Another student Piumi Abeysundara conducted similar research on food processing surfaces using whole cantaloupe extracts, in order to make the study more applicable to the fresh food industry.

The scientists found that all four commonly used food-contact surfaces, including stainless steel, polyethylene, polyurethane, and buna-n rubber supported biofilm formation by Salmonella and L. monocytogenes if low concentrations of food residues are present. They also discovered that a mixture of disinfectants was far more effective than single compound disinfectants for removal of biofilms.

Dr. Kiess’s lab is also looking into how Salmonella survives on poultry processing equipment before and after cleaning cycles.

“We are examining the persistence of Salmonella on poultry processing equipment before and after sanitation cycles to understand the efficacy of antimicrobials that are commonly used in poultry processing plants,” Kiess explained.

Chicken is the top protein choice for Americans across the country, providing a nutritious and inexpensive option for consumers. Like most food products, it can be contaminated by Salmonella, and so it is crucial to ensure that poultry producers know the best ways to battle it.

“Our next steps are to determine the nature of different Salmonella strains—after isolating them from the poultry processing environment—and to determine what concentration of disinfectant each strain requires in order to inhibit biofilm growth,” Kiess said.

The researchers’ ultimate goal is to better understand these biofilms, so that they can eliminate them once and for all.

The researchers expect to determine how biofilm cells become denser and stronger, and spread and what mechanisms govern cross-resistance. By discovering this, they hope to figure out how these tough biofilms can be eradicated to enhance food safety.

Concerned about Salmonella or Listeria contamination? There are simple measures you can take in your own kitchen: wash your hands fully before and after handling raw food, avoid washing raw meat, use a separate cutting board for raw meat, ensure that you cook meat and eggs to the correct temperature, and wash all counter tops and cutting boards with warm, soapy water before and after preparing meals.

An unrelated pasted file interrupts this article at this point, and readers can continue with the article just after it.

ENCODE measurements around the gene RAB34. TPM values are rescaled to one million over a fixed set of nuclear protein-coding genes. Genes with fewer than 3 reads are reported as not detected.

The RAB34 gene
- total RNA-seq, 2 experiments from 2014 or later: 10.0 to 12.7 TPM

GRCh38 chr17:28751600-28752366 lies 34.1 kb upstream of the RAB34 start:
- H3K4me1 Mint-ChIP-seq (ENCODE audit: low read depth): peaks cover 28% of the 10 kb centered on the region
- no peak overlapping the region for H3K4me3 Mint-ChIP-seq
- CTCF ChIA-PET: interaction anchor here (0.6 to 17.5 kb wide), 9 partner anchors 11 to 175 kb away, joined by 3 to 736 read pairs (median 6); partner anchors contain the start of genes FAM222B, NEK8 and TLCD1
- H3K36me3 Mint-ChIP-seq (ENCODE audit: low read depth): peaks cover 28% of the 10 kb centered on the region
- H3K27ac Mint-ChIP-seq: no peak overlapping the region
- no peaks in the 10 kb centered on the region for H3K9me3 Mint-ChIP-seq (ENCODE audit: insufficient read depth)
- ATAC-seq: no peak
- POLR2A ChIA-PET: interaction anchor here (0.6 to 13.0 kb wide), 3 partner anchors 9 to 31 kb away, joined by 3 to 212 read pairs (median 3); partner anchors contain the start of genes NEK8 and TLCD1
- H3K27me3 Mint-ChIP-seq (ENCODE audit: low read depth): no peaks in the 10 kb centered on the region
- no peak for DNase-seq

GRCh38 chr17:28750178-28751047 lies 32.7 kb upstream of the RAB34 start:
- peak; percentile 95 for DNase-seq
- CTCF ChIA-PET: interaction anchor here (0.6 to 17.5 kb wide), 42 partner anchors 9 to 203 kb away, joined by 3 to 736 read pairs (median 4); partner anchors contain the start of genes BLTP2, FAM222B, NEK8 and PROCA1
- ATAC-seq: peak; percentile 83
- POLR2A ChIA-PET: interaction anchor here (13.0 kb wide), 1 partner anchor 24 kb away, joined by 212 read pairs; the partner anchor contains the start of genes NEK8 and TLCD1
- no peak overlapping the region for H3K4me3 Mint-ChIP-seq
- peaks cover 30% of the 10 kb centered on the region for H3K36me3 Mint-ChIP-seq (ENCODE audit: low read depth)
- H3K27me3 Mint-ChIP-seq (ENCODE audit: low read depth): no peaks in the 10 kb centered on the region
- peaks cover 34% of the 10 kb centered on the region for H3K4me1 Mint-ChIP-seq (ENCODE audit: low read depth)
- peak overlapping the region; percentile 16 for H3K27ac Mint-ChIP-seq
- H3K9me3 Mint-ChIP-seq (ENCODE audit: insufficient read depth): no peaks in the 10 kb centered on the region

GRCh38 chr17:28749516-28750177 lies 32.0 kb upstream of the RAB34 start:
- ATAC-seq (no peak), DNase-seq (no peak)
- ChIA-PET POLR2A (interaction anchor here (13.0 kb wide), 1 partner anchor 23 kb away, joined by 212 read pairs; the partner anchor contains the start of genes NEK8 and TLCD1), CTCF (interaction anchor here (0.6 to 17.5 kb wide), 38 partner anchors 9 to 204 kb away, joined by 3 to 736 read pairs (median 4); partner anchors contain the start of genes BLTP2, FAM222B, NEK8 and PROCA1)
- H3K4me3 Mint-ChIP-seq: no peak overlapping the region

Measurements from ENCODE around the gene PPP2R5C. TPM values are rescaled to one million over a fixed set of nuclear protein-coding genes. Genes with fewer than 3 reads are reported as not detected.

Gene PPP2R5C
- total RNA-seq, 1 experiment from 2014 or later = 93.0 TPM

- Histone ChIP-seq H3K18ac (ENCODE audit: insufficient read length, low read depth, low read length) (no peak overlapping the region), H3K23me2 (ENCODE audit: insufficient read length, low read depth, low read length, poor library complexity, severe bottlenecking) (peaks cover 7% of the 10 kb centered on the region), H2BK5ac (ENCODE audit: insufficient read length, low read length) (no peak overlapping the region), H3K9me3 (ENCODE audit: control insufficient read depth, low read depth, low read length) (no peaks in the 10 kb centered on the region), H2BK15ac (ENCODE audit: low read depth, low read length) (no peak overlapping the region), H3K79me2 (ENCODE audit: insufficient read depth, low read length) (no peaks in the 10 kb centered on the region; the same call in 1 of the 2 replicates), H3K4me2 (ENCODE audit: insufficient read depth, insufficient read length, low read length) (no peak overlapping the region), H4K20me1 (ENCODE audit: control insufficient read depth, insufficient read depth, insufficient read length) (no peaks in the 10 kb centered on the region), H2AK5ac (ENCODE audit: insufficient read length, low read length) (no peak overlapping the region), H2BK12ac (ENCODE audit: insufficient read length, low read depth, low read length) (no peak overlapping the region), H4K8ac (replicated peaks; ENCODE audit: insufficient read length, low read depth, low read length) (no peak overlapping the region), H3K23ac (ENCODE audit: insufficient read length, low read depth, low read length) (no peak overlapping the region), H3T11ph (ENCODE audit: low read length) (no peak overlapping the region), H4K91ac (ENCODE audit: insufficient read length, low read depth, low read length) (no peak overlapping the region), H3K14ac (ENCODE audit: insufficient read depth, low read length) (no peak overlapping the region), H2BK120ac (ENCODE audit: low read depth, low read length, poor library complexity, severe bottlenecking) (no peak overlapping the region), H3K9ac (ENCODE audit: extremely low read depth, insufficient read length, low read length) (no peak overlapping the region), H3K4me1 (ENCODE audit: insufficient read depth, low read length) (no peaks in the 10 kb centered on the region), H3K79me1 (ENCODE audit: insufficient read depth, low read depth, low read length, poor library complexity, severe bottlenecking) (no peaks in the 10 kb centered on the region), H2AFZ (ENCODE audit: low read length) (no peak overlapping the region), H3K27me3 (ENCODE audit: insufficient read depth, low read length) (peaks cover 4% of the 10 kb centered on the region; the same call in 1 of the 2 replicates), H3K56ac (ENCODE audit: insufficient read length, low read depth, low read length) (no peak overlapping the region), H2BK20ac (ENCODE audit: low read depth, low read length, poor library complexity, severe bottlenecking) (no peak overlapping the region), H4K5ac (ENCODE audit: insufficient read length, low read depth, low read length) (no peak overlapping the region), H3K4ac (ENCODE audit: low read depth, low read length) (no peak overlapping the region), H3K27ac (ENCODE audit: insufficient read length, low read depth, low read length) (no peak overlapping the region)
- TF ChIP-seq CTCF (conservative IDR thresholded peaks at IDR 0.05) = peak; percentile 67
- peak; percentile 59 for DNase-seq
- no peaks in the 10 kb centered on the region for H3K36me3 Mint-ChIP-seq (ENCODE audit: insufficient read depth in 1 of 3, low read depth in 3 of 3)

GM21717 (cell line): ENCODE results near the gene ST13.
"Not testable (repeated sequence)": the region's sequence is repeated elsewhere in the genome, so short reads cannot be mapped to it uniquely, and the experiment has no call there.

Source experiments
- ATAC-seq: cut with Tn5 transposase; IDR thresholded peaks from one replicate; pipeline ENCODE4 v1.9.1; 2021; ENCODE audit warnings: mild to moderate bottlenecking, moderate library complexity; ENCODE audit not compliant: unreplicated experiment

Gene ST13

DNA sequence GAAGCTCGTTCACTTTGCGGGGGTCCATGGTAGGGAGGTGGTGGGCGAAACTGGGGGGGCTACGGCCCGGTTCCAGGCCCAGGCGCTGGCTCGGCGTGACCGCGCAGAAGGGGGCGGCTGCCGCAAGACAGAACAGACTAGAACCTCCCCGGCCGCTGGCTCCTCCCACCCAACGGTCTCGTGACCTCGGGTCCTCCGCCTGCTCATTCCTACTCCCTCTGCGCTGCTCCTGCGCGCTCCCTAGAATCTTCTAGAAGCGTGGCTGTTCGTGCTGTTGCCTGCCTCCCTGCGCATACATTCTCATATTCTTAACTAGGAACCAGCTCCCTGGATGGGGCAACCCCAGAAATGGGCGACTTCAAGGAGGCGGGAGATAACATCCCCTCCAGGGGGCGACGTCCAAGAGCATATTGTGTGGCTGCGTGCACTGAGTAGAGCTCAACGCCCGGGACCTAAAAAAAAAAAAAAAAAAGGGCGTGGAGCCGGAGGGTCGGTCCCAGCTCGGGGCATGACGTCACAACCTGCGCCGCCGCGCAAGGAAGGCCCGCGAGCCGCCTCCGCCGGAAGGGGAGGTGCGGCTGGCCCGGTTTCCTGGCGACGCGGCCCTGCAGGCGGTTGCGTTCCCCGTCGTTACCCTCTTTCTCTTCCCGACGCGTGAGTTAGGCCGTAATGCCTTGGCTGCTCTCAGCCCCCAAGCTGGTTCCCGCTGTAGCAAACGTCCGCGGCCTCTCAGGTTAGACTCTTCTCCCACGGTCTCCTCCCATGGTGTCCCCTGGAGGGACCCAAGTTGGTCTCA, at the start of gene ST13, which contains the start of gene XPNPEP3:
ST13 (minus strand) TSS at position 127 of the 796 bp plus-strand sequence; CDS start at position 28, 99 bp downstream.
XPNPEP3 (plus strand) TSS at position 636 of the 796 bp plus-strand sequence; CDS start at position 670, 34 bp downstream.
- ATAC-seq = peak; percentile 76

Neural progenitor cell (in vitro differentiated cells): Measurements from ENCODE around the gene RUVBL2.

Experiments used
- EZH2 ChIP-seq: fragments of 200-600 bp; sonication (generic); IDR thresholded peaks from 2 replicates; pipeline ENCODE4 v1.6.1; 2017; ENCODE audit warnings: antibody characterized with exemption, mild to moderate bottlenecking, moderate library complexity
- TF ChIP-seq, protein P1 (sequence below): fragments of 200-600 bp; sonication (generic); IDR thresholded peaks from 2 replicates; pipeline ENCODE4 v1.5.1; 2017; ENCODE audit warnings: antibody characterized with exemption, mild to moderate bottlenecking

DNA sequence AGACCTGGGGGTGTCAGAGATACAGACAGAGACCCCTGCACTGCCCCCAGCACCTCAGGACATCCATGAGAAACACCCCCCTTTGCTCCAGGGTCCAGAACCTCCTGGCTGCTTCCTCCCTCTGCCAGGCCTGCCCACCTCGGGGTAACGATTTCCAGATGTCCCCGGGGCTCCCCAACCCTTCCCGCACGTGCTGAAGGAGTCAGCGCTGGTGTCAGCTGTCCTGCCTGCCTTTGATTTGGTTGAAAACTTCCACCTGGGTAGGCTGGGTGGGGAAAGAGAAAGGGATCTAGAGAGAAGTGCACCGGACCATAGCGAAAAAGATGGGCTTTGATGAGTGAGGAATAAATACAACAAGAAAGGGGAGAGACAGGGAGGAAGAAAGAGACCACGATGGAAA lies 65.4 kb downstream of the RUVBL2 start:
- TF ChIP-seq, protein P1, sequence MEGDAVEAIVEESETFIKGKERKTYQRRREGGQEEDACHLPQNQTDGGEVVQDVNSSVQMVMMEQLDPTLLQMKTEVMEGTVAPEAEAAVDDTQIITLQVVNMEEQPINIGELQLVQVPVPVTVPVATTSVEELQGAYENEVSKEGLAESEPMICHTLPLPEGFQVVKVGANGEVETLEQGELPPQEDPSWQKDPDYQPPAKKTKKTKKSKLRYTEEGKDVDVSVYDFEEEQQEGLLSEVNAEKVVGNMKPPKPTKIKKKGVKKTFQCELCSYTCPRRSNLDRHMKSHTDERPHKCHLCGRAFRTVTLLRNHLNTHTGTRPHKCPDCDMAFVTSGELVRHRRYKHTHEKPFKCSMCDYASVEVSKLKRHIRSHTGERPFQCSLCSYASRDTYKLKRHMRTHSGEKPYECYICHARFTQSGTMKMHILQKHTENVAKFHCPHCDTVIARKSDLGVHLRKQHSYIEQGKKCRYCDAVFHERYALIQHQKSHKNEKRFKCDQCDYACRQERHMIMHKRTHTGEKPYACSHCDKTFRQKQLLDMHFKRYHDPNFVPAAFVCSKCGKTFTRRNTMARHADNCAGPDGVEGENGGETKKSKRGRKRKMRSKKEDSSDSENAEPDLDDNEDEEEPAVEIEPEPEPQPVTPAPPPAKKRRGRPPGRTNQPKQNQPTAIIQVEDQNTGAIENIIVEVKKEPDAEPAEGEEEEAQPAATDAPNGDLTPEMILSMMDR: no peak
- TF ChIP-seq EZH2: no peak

This research was funded by the MAFES Food Safety Initiative and USDA-AFRI-NIFA grant funds.



Behind The Science

Rama Nannapaneni

Associate Research Professor


Education: B.S., Agriculture and Animal Husbandry, M.S., Agriculture, G.B. Pant University of Agriculture and Technology, India; Ph.D., Bioscience and Biotechnology, University of Strathclyde, Glasgow, United Kingdom

Years At MSU: 11

Focus: Food microbiology and food safety

Passion At Work: I pursue research to ensure a safe food supply by understanding how microbes adapt to different stress conditions, and how microbial stress adaptation governs resistance development in foodborne bacterial pathogens.


Aaron Kiess

Associate Professor


Education: B.S., M.S., Animal and Veterinary Sciences, Ph.D., Genetics and Developmental Biology, West Virginia University

Years At MSU: 10

Focus: Pre- and post-harvest food safety

Passion At Work: I pursue research to prevent disease or disease-causing organisms from harming poultry or residing within poultry flocks which will result in fewer human foodborne illnesses that are associated with poultry products.